FOOTNOTE 82 The Commission understands that some triggers leading to a market pause are not necessarily best classified as "pre-trade" risk controls. Some pauses, as described, may be in anticipation of a certain set of executions, and are pre-trade, while others may be in response to a given execution. The discussion here implicitly includes all of the above, and the Commission requests comment on the full range of pause types. END FOOTNOTE
FOOTNOTE 83 See CFTC and SEC Joint Report on the Market Events of
The Commission is interested in better understanding the relative costs and benefits of each type of pause functionality and whether certain types of pause mechanisms are more effective than others with respect to ATS trading. The Commission is also interested to understand whether additional types of pause triggers would be advisable. These might cover a wider array of adverse states of an automated central limit order book, including, for example, significant depth imbalance, a significant number of aggressive orders, or a significant number of cancelled orders.
30. Trading pauses, as currently implemented, can be triggered for multiple reasons. Are certain triggers more or less effective in mitigating the effects of market disruptions?
31. Are there additional triggers for which pauses should be implemented? If so, what are they?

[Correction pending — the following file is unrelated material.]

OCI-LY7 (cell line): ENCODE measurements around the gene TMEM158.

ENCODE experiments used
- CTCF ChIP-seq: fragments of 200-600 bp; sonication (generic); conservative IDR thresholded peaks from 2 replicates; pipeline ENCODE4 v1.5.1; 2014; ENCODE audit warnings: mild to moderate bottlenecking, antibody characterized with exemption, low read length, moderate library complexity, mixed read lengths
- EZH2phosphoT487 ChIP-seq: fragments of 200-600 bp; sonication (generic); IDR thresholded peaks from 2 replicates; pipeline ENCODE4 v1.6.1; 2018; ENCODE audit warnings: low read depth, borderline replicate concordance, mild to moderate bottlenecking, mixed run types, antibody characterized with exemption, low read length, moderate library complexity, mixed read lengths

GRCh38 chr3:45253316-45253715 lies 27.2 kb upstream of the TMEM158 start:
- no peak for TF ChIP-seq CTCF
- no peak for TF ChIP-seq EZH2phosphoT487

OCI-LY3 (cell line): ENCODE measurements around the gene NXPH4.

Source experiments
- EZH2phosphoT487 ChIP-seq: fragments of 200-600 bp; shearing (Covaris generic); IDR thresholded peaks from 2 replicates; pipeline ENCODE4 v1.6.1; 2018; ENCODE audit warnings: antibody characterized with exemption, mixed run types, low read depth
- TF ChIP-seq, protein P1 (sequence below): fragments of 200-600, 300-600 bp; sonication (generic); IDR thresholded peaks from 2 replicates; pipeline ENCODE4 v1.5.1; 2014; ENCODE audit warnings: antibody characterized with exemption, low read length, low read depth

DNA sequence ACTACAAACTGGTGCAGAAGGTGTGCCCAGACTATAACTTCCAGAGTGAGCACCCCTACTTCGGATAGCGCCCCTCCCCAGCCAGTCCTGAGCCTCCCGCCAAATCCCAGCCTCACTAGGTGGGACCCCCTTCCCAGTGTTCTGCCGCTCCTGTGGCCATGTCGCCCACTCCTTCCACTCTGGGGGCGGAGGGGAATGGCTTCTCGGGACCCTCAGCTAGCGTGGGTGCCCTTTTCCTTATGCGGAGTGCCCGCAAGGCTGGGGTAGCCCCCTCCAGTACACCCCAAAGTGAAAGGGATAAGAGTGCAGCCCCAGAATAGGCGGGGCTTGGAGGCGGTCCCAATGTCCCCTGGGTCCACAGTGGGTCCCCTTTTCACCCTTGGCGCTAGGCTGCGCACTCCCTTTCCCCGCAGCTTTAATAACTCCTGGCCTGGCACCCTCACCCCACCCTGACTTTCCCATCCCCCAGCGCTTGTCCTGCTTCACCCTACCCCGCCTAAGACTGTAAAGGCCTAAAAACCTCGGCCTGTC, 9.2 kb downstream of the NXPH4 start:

32. What factors should the Commission or exchanges take into account when considering how to specify pauses or what thresholds should be used?
33. How should the re-opening of a market after a trading pause be effected?
7. Credit Risk Limits
Credit risk limits are a valuable protection for limiting the activity of malfunctioning ATSs. Risk limits are most valuable when implemented as a pre-execution filter. Alternatively, low-latency post-trade risk limits may also provide some risk mitigation. Credit risk controls may be implemented by different entities, including the trading firms that originate orders, the clearing firms that guarantee the orders, the trading platforms matching the orders, and the DCOs that clear the orders. The Commission acknowledges that some trading firms and FCMs conduct post-trade credit checks with varying degrees of latency and that pre-trade credit risk screens are already required pursuant to SUBSEC 1.73 and 23.609. /84/ As noted above, however, the Commission seeks public comments regarding any additional measures that could help protect the financial integrity of DCOs, including measures discussed in this Concept Release or other measures that may be recommended by interested parties.
The TAC has received proposed models for implementing certain pre-trade risk controls for swaps, particularly those pertaining to credit risk. /85/ Relevant solutions for implementing credit-based pre-trade risk controls include those in which credit limits reside at the FCM, at the trading platform (based on instruction from the clearing firm), or, for example, at a "hub" which applies credit controls on a per-order basis. /86/ The Commission is interested to understand whether the "hub" model, one of several proposed solutions received by the TAC, could be usefully applied to futures markets.
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